Perhentian Islands, Terengganu: Snorkeling for Sea Turtles and Black Tip Sharks! [SP]
|Soaking up the sun at Turtle Beach in Pulau Perhentian Besar (Big Island), Terengganu|
From rainforest to reef, we shuttled northwards from Taman Negara to some of Peninsular Malaysia’s purest shores – the Perhentians, a pair of jungle-clad islands in the northeast state of Terengganu, near the Thai border. Pulau Perhentian Kecil (Small Island) is the more popular island with budget and midrange accommodations along its popular beaches such as Long Beach and Coral Bay, and more upscale options in its secluded coves. Pulau Perhentian Besar (Big Island), on the other hand, is quieter with more upscale, family-oriented resorts. The Perhentians can only be visited from March to October, before the eastern monsoon arrives. Outside this period, the weather can turn ugly and the seas are rough, making swimming and snorkeling dangerous.
|The amazing shoreline of Long Beach at Pulau Perhentian Kecil (Small Island), Terengganu|
Both islands have stretches of sugary sand and crystal waters, and amazing snorkeling sites offshore. A trip to the Perhentians is never complete without seeing the underwater marvels. We booked for a “long trip” at one of the several stands offering island tours along Long Beach. We visiting six points around the two islands, namely Turtle Point, Shark Point, Fish Point, Mystery Point, Fishing Village – for lunch break – and, lastly, Turtle Beach.
|A sea turtle grazing at Turtle Point, Pulau Perhentian Besar (Big Island). Photo by Anna Helen Zeta Yap|
At the first two spots, we spotted the eponymous marine residents: sea turtles and juvenile black tip sharks, which warily patrolled the coral reef hunting for food. At the other spots, we spotted large schools of fish, including sergeant majors (which are extremely gregarious fishes!), garfish and massive bumphead parrotfish. Our last stop was an immaculate stretch of sand called Turtle Beach on Perhentian Besar. The ruins of an overturned wooden boat at one of the end added to its charm. There’s also a small brook of cold spring water that runs into the beach that makes for a really wonderful spot to cool off after a long way swimming with the fishes.
|Nightlife at Long Beach means enjoying some “monkey juice” under the stars at beach bars like Black Tip|
Aside from snorkeling, most travelers just swim, sunbathe or simply snooze on the white-sand beaches. Another activity would be hiking through the dense rainforest that covers both islands. Hiking trails connect popular beaches with the more secluded ones, so adventurous souls can definitely find a spot they can call their own. Despite its popularity, the Perhentians surprisingly retains a very laid back atmosphere. Even on Long Beach – the most popular stretch of beach on Kecil – nightlife on the islands means enjoying a couple of cocktails or local rum (aka Orang Utan or “monkey juice”) on a mat and coffee table at Black Tip Bar, the “trendiest” of two or three beach bars on Long Beach. Occasionally, the beach bars rev up to some lively dancing, but its usually chill on most nights.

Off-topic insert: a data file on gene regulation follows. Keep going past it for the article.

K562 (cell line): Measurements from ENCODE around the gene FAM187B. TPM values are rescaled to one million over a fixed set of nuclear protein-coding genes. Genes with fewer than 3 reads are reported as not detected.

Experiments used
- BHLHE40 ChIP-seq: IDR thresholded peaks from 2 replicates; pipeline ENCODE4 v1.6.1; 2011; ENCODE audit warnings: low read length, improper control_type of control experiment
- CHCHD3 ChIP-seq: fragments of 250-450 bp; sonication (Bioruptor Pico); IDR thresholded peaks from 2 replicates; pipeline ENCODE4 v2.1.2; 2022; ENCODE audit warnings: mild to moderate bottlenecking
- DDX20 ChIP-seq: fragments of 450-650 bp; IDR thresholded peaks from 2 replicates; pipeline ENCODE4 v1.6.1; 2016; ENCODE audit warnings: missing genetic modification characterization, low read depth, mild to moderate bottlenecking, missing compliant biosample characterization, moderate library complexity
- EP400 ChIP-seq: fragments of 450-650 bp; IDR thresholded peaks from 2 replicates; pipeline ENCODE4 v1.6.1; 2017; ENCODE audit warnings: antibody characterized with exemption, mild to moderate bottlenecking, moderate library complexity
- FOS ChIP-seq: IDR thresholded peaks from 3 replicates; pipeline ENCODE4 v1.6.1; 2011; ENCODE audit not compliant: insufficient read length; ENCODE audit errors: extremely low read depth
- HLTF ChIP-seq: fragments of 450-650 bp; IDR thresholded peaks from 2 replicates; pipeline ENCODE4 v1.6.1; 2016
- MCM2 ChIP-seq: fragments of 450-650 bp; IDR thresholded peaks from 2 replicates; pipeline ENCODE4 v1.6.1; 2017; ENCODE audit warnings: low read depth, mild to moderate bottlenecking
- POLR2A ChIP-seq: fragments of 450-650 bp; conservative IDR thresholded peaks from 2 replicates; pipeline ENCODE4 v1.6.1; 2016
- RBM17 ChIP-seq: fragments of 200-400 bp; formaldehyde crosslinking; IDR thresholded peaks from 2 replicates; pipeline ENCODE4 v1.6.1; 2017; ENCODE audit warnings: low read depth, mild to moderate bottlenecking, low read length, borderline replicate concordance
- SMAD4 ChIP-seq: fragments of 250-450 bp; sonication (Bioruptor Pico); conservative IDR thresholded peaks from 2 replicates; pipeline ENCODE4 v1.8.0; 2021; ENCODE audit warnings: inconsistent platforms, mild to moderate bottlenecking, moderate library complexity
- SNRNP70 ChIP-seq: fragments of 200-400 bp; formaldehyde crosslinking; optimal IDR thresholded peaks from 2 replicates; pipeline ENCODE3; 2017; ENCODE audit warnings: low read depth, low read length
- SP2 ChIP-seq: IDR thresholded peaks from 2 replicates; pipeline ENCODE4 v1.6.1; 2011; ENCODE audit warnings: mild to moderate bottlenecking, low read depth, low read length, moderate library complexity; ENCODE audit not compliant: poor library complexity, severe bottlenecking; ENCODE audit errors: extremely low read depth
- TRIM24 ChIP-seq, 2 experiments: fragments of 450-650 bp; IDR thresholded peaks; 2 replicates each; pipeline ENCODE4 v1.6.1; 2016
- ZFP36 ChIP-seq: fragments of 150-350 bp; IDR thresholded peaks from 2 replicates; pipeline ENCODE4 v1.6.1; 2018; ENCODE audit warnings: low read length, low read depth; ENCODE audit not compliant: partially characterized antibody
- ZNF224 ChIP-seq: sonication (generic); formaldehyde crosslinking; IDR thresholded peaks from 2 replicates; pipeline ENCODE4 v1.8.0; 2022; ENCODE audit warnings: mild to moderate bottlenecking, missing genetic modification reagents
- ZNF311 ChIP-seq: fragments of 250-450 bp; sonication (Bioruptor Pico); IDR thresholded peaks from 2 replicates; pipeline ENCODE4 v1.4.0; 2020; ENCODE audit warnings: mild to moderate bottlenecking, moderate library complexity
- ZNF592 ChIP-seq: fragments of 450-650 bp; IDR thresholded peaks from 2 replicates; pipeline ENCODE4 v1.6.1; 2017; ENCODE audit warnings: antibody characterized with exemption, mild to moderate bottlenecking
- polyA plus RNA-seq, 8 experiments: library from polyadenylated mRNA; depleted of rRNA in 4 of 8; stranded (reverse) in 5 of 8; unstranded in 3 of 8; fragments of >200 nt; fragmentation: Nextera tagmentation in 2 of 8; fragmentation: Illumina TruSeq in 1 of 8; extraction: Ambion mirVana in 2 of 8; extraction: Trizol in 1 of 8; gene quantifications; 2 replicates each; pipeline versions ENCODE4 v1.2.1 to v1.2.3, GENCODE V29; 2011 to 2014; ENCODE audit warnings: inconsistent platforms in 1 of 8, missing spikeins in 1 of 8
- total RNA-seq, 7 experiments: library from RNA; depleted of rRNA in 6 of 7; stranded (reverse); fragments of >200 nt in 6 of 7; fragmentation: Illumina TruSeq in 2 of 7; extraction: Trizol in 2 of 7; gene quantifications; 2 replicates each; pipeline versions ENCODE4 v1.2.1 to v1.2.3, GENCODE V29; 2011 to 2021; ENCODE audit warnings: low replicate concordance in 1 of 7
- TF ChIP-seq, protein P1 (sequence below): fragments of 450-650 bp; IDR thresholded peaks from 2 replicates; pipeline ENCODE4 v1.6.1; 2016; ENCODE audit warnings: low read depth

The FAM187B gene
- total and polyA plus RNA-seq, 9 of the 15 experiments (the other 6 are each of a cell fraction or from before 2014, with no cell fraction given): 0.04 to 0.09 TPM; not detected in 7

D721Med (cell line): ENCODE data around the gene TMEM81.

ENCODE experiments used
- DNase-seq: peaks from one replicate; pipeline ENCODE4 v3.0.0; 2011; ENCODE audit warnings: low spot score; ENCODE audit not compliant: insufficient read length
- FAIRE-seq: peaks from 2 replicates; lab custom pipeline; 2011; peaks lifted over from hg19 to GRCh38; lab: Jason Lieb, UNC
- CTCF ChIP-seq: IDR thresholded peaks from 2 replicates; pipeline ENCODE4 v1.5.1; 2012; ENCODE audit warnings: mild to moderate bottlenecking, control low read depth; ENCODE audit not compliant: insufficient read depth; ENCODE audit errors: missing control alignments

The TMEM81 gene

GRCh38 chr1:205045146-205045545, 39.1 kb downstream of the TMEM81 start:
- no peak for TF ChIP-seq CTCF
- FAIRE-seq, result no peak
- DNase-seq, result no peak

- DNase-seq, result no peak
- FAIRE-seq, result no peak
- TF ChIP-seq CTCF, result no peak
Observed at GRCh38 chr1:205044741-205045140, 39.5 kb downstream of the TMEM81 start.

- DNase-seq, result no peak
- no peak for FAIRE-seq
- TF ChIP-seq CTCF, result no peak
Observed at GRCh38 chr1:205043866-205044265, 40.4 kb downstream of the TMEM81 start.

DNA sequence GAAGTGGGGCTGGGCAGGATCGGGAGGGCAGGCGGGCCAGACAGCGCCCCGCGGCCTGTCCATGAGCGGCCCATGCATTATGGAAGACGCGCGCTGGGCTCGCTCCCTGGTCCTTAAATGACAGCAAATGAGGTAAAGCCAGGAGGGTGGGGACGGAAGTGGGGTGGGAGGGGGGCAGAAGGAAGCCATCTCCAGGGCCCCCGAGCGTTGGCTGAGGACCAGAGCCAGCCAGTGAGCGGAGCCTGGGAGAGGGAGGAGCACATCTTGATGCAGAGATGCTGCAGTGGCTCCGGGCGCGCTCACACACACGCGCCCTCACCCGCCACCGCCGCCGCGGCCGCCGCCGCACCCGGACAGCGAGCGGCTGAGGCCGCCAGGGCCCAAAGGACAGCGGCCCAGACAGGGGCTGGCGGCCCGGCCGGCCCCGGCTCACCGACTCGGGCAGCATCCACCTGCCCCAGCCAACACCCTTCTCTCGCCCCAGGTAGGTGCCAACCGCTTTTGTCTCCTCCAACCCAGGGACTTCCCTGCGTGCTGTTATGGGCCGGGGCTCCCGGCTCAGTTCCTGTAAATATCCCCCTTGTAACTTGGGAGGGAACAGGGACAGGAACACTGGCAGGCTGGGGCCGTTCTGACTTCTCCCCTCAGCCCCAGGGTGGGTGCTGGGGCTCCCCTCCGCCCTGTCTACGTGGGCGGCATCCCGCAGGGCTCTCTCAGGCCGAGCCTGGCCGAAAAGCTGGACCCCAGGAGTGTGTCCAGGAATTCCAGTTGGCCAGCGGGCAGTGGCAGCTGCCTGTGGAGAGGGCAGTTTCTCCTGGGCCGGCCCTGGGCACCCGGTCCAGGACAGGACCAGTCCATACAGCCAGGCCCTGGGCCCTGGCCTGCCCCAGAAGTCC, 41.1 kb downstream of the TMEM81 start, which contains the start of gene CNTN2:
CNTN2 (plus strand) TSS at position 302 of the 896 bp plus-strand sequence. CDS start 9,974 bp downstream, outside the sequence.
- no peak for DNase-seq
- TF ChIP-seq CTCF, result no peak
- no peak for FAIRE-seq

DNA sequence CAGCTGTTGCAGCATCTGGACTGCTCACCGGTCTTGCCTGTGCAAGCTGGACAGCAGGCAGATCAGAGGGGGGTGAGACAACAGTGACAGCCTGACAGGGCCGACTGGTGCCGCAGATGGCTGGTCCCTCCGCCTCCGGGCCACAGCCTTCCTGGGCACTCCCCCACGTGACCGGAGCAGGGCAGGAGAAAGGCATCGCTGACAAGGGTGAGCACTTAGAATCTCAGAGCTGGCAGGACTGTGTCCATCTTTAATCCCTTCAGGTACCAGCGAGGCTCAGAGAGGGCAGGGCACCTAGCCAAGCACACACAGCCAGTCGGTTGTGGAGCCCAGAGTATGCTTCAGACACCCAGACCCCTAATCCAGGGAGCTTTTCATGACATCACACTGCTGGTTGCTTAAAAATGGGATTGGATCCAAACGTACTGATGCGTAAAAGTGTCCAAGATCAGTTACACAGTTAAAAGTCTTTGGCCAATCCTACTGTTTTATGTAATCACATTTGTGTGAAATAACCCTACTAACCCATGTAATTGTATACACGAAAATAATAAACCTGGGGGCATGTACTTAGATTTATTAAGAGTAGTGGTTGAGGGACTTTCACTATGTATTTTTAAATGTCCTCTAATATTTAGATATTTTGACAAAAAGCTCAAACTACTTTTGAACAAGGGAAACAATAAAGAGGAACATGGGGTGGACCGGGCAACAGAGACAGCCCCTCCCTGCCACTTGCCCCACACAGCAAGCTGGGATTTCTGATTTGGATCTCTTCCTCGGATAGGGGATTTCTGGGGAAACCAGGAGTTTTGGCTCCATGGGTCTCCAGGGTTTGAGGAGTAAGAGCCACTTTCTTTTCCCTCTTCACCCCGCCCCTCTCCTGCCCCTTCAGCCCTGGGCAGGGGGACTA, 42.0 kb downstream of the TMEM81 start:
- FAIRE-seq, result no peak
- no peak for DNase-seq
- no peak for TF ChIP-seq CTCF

What impresses me the most about the Perhentian Islands is how they’ve managed to develop resorts, while minimizing the impact to the environment. Vibrant marine life thrive offshore, while the dense jungle cover are home to monitor lizards, monkeys and flying foxes. I wish Boracay and other tourist beaches in the Philippines were developed this way!
|Crystal waters of Long Beach, Pulau Perhentian Kecil (Small Island)|
HOW TO GET THERE: After visiting Taman Negara in Pahang, NKS Hotel & Travel arranged our transfer from Jerantut, Pahang to Kuala Besut jetty by minivan (5 hours, RM 65) and speedboat to Perhentian Islands (45 mins per way, RM 70, return trip). From Kuala Lumpur, you can bus (10 hours) or fly (1 hour) to Kota Bharu, then ride another bus or van to Kuala Besut jetty (45 minutes).
Speedboats can drop you at any point on Perhentian Besar (Big Island) or Perhentian Kecil (Small Island). If dropped at Long Beach, water taxis will ferry you to the beach (RM 2 per head). At Coral Bay, you alight at a jetty. Long Beach and Coral Bay are connected overland by a paved trail through some jungle and a few inland resorts (Watch out for monitor lizards and monkeys!).
Several stalls along Long Beach offer snorkeling tours around Kecil and Besar islands at RM 30 per head for short trips (i.e. three spots) and RM 40 per head for long trips (i.e. six to seven spots). There are also special trips to the more distant Rawa Island for RM 60 to 80 per head. Snorkeling tours include equipment such as life jacket, mask, snorkel and fins.
WHERE TO STAY: Mohsin Chalets offers hillside chalet at the southern end of Long Beach – the most popular shoreline in Pulau Perhentian Kecil (Small Island). Fan chalets, good for two, range between RM 80 to 130 per night, depending on the season. We visited during peak season, but was able to negotiate for two night’s stay for only RM 200. There are cheaper accommodations inland and at Coral Bay, on the western side of Pulau Perhentian Kecil.
WHERE TO EAT: Food is two to three times more expensive than on the mainland, with meals usually at RM 15 to 20 per set at popular beaches like Long Beach and Coral Bay. The best value we found was an eat-all-you-can dinner buffet at Sha-rila Resort in Coral Bay for only RM 20 per head. For cheaper food options during the day, go for the few food stalls along the beach. We found some good burgers at Long Beach for only RM 9.
This trip was made possible through Airphil Express and Tourism Malaysia, as the Grand Prize for the Airphil Express Kuala Lumpur Blogger Adventure Contest.